clock menu more-arrow no yes

Filed under:

Don’t look for Marquee Network on YouTubeTV on Opening Day

New, 119 comments

The popular alternative for cord-cutters announced they were dropping all Sinclair Regional Sports Networks, including YES, as of Feb. 29

Marquee Network

One day after Marquee Network announced they’d secured a carriage deal with WOW!, the fourth largest broadband provider in the Chicagoland area, YouTube TV countered with bad news for fans who were hoping they’d be able to watch the Cubs there in 2020:

While the Marquee Network isn’t named in this tweet, it stands to reason that it is one of the dozens of Regional Sports Networks referred to above.

According to reporting from The Verge, Sinclair responded with this statement:

“We offered YouTube TV the best terms under which their competitors carry our regional sports networks,” a spokesperson said. “Unfortunately, they alone decided to drop these channels citing ‘rising costs’ despite our offer to actually lower the fees they pay us. We also offered to continue negotiating under a short-term extension so that their subscribers could continue to watch their favorite hometown teams. They’ve not yet responded to this offer. Given the ease with which YouTube TV subscribers can drop the service and switch providers, we are surprised that they’ve chosen this course.”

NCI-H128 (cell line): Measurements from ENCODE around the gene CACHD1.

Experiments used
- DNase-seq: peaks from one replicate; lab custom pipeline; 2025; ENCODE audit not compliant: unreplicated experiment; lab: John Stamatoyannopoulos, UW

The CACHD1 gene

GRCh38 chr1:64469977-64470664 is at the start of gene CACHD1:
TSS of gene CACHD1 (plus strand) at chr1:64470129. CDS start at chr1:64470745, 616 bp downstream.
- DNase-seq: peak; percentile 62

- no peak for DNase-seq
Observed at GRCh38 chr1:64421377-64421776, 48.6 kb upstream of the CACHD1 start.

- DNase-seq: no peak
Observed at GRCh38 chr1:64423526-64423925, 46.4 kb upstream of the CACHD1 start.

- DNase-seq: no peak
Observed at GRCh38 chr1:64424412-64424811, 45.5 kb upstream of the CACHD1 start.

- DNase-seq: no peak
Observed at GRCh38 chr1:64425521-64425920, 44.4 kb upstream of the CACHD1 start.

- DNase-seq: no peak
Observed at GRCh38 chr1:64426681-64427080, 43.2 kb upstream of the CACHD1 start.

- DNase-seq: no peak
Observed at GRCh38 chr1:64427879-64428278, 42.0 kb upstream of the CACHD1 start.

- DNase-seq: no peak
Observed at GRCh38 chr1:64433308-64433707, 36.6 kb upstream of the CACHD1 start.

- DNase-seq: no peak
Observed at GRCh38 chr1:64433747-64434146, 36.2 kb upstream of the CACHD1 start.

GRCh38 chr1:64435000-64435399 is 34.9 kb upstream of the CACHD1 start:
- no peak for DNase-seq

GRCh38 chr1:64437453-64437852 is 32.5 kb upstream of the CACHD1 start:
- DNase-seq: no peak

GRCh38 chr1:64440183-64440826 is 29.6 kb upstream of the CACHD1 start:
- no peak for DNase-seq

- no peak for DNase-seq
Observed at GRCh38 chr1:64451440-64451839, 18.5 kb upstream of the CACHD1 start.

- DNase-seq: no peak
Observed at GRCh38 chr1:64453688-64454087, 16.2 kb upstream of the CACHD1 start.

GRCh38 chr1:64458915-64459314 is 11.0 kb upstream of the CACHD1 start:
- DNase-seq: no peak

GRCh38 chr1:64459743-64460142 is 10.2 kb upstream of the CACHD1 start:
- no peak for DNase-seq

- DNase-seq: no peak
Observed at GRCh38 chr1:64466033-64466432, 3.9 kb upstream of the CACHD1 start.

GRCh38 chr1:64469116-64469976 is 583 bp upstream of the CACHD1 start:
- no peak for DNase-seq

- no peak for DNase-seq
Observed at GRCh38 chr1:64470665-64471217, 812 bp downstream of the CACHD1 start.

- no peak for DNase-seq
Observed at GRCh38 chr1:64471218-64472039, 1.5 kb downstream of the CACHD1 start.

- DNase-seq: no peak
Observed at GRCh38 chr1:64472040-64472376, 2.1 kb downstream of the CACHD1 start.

Cubs President of Business Operations Crane Kenney tried to put a brave face on this on 670 the Score, as Al reported yesterday, but it’s not encouraging that YouTube TV dropped Sinclair’s RSNs despite lower fees. Here is Kenney on the YouTube TV situation in a Phil Rosenthal article in the Chicago Tribune:

“It’s hard to predict what they’re going to do,” Kenney told Cubs radio flagship WSCR-AM 670’s Mike Mulligan and David Haugh. “Obviously Alphabet is the owner there and does have some different views on the way they’re going to approach the market.

“I would say if you can leave aside for a second the whole question of Marquee, just in general, the video marketplace is undergoing a lot of change. I would put YouTube in the camp of more of an unknown than some of the others.”

Here’s another interesting note from Rosenthal’s article:

The other side of that equation, however, is the Cubs and Marquee are counting on the cash. A Bloomberg report Thursday said Marquee’s Cubs TV rights deal is valued at about $132 million per season, more than twice what the team scored under its previous TV arrangements.

This is the first time we’ve seen an actual dollar figure noted for what the Cubs will take in via Marquee. But:

But that math works for Marquee only if the new channel gets the carriage deals it expects, so that it sees the steady flow of cash those agreements yield and an optimal audience to deliver to advertisers.

Kenney also stated in Rosenthal’s article that they plan to eventually have as many as 80 carriers for Marquee, up from 40 at the present time.

So is this posturing on YouTube TV’s part, just trying to get a better deal? Other providers have done this in the past with various TV channels, only to eventually come to an agreement. Right now that’s impossible to tell, but for what it’s worth, YES, the New York Yankees TV channel, is urging fans to take their business to different providers:

YES TV screencap in the aftermath of failed YouTube negotiations with Sinclair
YES Network

Despite Kenney’s optimism, Cubs fans might want to heed YES Network’s advice.